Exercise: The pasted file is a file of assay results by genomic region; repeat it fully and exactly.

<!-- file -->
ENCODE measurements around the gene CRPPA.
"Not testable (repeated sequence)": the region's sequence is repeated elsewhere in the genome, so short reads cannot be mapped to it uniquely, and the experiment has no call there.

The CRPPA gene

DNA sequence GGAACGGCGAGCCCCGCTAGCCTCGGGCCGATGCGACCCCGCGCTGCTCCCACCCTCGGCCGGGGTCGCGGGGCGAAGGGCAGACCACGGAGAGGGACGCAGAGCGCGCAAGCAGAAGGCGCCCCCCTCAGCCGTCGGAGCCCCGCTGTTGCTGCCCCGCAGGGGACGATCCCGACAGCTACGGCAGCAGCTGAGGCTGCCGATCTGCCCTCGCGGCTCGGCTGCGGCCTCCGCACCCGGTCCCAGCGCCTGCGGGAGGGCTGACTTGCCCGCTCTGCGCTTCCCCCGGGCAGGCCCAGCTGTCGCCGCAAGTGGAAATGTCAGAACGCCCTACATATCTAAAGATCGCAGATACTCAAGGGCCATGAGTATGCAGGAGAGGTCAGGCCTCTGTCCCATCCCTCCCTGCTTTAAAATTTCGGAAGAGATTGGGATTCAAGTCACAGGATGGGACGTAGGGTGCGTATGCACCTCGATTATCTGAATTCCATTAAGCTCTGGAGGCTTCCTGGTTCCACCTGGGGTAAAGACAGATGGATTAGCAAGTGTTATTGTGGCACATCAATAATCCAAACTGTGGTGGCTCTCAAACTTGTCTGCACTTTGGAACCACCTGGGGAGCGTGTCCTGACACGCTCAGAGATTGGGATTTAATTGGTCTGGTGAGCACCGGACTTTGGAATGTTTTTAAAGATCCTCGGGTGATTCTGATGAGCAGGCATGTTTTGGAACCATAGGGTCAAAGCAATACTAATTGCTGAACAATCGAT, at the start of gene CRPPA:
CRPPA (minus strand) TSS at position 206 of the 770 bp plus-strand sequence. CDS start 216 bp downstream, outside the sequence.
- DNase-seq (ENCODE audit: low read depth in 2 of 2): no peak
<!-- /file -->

ENCODE measurements around the gene CRPPA.
"Not testable (repeated sequence)": the region's sequence is repeated elsewhere in the genome, so short reads cannot be mapped to it uniquely, and the experiment has no call there.

The CRPPA gene

DNA sequence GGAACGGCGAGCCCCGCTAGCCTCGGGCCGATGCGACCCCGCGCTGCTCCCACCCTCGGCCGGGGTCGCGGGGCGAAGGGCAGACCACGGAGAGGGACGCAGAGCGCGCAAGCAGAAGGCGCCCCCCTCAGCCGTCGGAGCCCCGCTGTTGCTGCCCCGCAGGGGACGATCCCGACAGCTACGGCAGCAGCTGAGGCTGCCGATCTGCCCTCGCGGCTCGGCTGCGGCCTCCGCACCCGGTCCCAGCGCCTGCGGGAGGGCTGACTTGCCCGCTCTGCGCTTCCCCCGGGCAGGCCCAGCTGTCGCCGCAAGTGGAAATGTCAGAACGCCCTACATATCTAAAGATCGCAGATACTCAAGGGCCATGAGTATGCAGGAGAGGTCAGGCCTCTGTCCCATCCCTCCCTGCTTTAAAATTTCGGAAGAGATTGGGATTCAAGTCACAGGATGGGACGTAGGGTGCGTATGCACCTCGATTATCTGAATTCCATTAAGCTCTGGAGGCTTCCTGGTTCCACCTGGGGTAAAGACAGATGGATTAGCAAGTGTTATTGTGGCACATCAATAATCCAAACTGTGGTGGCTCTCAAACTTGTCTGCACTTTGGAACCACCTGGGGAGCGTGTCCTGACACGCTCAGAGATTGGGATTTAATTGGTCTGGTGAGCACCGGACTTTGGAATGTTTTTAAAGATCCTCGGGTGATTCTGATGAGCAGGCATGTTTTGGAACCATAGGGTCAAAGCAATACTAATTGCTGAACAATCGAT, at the start of gene CRPPA:
CRPPA (minus strand) TSS at position 206 of the 770 bp plus-strand sequence. CDS start 216 bp downstream, outside the sequence.
- DNase-seq (ENCODE audit: low read depth in 2 of 2): no peak